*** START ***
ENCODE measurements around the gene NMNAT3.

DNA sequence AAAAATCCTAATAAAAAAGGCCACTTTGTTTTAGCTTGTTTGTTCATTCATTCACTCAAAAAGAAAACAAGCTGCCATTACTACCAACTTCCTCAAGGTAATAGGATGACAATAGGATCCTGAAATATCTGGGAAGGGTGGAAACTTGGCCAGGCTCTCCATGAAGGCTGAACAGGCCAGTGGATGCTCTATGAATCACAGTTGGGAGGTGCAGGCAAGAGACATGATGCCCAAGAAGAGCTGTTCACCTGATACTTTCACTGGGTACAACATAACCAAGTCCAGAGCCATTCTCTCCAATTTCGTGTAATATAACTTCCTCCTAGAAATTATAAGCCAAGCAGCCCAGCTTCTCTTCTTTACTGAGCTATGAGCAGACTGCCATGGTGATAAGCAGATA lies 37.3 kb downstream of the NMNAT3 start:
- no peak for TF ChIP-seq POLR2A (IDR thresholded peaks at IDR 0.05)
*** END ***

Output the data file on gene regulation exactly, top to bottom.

ENCODE measurements around the gene NMNAT3.

DNA sequence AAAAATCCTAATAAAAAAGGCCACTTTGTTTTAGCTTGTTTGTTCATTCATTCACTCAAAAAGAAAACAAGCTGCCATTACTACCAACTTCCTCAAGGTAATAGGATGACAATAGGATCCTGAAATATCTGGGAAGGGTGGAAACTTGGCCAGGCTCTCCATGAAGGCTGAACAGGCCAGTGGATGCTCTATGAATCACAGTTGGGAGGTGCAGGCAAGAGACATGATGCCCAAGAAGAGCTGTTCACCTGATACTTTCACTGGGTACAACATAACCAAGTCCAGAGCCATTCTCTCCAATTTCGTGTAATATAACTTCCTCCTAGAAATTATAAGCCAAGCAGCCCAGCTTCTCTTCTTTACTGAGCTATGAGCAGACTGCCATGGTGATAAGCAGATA lies 37.3 kb downstream of the NMNAT3 start:
- no peak for TF ChIP-seq POLR2A (IDR thresholded peaks at IDR 0.05)